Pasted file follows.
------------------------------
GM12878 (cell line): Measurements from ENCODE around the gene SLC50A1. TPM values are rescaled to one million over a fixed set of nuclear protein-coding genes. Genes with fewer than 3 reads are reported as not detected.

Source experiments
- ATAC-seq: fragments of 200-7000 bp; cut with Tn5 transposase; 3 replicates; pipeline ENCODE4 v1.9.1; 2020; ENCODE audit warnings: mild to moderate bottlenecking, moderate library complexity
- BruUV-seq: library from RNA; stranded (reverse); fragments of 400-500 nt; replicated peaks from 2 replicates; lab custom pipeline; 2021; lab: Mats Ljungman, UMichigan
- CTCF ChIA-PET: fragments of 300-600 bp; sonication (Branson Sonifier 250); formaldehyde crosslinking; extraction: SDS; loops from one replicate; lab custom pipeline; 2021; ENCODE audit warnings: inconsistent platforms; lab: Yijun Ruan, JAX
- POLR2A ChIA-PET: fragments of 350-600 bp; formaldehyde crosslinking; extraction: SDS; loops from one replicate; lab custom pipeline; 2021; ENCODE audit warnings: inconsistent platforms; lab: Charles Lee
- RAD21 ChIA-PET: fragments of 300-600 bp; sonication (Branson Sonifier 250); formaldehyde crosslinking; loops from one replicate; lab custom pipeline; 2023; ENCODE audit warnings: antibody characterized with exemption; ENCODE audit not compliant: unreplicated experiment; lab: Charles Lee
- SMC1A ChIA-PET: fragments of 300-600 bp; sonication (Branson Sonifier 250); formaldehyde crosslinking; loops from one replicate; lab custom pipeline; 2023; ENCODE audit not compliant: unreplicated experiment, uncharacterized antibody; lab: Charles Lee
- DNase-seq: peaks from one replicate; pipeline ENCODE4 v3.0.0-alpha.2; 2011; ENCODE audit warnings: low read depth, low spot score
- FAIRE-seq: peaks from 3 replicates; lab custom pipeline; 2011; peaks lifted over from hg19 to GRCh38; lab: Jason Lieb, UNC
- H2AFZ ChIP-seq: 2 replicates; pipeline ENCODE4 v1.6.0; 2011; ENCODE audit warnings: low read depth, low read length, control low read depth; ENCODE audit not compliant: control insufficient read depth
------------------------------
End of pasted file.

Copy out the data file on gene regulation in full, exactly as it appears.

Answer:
GM12878 (cell line): Measurements from ENCODE around the gene SLC50A1. TPM values are rescaled to one million over a fixed set of nuclear protein-coding genes. Genes with fewer than 3 reads are reported as not detected.

Source experiments
- ATAC-seq: fragments of 200-7000 bp; cut with Tn5 transposase; 3 replicates; pipeline ENCODE4 v1.9.1; 2020; ENCODE audit warnings: mild to moderate bottlenecking, moderate library complexity
- BruUV-seq: library from RNA; stranded (reverse); fragments of 400-500 nt; replicated peaks from 2 replicates; lab custom pipeline; 2021; lab: Mats Ljungman, UMichigan
- CTCF ChIA-PET: fragments of 300-600 bp; sonication (Branson Sonifier 250); formaldehyde crosslinking; extraction: SDS; loops from one replicate; lab custom pipeline; 2021; ENCODE audit warnings: inconsistent platforms; lab: Yijun Ruan, JAX
- POLR2A ChIA-PET: fragments of 350-600 bp; formaldehyde crosslinking; extraction: SDS; loops from one replicate; lab custom pipeline; 2021; ENCODE audit warnings: inconsistent platforms; lab: Charles Lee
- RAD21 ChIA-PET: fragments of 300-600 bp; sonication (Branson Sonifier 250); formaldehyde crosslinking; loops from one replicate; lab custom pipeline; 2023; ENCODE audit warnings: antibody characterized with exemption; ENCODE audit not compliant: unreplicated experiment; lab: Charles Lee
- SMC1A ChIA-PET: fragments of 300-600 bp; sonication (Branson Sonifier 250); formaldehyde crosslinking; loops from one replicate; lab custom pipeline; 2023; ENCODE audit not compliant: unreplicated experiment, uncharacterized antibody; lab: Charles Lee
- DNase-seq: peaks from one replicate; pipeline ENCODE4 v3.0.0-alpha.2; 2011; ENCODE audit warnings: low read depth, low spot score
- FAIRE-seq: peaks from 3 replicates; lab custom pipeline; 2011; peaks lifted over from hg19 to GRCh38; lab: Jason Lieb, UNC
- H2AFZ ChIP-seq: 2 replicates; pipeline ENCODE4 v1.6.0; 2011; ENCODE audit warnings: low read depth, low read length, control low read depth; ENCODE audit not compliant: control insufficient read depth